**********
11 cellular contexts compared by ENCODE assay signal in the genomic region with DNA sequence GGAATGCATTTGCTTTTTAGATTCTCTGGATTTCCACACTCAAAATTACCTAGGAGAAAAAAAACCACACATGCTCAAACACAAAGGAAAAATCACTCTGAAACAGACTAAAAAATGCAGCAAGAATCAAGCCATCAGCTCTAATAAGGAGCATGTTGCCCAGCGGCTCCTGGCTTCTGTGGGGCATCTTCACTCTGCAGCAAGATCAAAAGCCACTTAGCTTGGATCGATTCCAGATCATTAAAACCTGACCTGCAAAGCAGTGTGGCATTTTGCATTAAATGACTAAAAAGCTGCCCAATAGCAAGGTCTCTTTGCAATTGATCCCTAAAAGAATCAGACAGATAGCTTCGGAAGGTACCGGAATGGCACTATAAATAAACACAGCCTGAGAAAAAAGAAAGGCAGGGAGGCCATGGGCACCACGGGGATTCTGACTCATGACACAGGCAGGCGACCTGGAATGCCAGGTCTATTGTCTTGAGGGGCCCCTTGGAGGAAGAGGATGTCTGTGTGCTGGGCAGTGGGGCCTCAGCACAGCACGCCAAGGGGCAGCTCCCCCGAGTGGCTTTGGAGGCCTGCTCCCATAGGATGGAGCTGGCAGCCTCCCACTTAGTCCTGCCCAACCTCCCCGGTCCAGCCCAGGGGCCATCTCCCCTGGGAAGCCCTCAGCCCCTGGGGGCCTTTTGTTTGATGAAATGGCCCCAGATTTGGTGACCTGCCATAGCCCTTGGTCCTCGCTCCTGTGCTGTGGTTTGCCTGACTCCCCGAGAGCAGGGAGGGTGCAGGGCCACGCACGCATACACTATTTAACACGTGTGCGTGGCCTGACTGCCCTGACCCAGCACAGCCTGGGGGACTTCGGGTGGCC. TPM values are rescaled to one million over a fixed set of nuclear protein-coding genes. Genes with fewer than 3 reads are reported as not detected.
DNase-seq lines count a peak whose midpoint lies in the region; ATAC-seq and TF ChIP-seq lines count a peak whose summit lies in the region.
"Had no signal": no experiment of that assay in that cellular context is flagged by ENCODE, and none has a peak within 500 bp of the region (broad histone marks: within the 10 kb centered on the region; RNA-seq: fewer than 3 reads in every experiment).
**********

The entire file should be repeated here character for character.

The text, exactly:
11 cellular contexts compared by ENCODE assay signal in the genomic region with DNA sequence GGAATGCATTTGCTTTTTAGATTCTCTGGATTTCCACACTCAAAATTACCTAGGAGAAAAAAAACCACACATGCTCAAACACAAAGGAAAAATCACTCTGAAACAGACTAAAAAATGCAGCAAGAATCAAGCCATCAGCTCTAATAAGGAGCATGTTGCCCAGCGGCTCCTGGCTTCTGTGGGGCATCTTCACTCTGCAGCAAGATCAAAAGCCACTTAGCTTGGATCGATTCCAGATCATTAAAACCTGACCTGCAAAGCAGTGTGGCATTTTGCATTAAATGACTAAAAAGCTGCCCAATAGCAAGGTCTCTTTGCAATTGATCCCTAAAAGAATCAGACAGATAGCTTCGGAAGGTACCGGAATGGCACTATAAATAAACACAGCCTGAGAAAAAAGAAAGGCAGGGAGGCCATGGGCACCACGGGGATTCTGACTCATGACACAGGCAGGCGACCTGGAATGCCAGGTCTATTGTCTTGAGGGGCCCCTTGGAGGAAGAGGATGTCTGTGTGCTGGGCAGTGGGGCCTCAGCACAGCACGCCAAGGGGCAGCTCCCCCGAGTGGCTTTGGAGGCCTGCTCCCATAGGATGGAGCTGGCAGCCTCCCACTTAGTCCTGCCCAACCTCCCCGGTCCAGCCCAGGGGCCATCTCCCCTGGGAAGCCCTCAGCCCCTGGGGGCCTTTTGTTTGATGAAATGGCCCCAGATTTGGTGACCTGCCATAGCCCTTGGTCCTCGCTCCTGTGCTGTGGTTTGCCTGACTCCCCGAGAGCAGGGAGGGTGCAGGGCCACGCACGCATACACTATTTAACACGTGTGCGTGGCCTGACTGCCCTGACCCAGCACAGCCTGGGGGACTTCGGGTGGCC. TPM values are rescaled to one million over a fixed set of nuclear protein-coding genes. Genes with fewer than 3 reads are reported as not detected.
DNase-seq lines count a peak whose midpoint lies in the region; ATAC-seq and TF ChIP-seq lines count a peak whose summit lies in the region.
"Had no signal": no experiment of that assay in that cellular context is flagged by ENCODE, and none has a peak within 500 bp of the region (broad histone marks: within the 10 kb centered on the region; RNA-seq: fewer than 3 reads in every experiment).